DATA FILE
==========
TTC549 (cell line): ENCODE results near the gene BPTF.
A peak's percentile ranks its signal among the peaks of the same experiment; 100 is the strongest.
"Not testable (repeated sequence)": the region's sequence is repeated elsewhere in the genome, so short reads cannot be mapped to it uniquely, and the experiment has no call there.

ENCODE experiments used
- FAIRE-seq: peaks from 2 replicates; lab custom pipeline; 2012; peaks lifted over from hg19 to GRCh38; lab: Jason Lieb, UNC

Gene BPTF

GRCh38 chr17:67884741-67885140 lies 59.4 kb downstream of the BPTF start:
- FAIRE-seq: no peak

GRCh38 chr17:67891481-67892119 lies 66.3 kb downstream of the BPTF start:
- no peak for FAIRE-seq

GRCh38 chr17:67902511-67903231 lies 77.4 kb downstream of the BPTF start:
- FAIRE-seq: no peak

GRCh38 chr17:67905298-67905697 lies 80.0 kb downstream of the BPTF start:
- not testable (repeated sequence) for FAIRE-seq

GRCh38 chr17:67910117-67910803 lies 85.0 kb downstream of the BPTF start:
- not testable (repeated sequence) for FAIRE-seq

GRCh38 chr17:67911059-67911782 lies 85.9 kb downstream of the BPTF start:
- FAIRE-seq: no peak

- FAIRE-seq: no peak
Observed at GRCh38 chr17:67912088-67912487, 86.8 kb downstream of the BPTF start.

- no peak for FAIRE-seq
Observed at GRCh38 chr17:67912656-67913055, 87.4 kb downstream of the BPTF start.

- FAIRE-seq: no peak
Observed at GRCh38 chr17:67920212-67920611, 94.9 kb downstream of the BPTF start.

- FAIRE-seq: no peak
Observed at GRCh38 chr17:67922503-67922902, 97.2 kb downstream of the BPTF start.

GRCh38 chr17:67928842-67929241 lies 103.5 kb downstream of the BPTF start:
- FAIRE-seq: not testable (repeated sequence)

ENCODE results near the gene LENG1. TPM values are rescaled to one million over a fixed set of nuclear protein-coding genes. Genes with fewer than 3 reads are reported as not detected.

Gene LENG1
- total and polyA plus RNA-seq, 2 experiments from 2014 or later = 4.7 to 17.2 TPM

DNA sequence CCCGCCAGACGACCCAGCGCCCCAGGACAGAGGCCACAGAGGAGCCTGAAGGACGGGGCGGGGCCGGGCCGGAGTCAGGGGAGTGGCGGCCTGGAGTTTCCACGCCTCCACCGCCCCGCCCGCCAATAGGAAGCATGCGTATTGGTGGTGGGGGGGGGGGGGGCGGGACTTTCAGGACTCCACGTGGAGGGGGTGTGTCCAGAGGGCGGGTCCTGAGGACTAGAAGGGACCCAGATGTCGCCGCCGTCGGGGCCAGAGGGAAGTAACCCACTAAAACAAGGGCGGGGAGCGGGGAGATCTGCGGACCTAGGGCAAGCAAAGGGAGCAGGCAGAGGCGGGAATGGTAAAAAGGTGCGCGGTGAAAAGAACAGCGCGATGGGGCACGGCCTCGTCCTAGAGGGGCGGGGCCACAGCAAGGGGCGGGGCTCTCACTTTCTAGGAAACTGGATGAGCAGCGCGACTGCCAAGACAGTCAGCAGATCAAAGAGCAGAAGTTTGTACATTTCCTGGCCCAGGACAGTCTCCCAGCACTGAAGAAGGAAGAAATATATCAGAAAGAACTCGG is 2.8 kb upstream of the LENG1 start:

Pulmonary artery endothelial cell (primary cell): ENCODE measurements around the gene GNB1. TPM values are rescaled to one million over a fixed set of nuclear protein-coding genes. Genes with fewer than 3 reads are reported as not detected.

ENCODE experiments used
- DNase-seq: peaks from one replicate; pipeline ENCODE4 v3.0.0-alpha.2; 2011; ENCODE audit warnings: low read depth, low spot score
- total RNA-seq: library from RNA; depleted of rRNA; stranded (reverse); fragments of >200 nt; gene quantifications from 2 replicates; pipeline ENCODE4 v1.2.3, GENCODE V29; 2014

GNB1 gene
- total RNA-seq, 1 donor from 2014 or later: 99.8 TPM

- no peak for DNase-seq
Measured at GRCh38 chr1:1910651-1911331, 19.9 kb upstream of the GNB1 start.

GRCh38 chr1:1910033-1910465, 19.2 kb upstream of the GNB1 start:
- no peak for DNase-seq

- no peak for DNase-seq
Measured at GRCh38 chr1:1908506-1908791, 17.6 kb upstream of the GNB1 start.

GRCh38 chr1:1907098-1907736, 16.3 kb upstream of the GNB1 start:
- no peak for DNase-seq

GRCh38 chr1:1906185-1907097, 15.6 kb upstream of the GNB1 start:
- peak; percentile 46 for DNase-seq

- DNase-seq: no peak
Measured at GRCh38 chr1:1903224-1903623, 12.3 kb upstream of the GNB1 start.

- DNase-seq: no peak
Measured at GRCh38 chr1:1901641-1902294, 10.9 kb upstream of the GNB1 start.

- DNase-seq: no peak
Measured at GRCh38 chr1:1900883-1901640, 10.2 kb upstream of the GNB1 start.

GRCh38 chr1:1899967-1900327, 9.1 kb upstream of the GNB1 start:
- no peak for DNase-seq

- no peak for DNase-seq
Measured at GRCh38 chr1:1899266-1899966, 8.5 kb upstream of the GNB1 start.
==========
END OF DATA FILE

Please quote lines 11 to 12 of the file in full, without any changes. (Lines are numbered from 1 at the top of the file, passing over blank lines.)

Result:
GRCh38 chr17:67902511-67903231 lies 77.4 kb downstream of the BPTF start:
- FAIRE-seq: no peak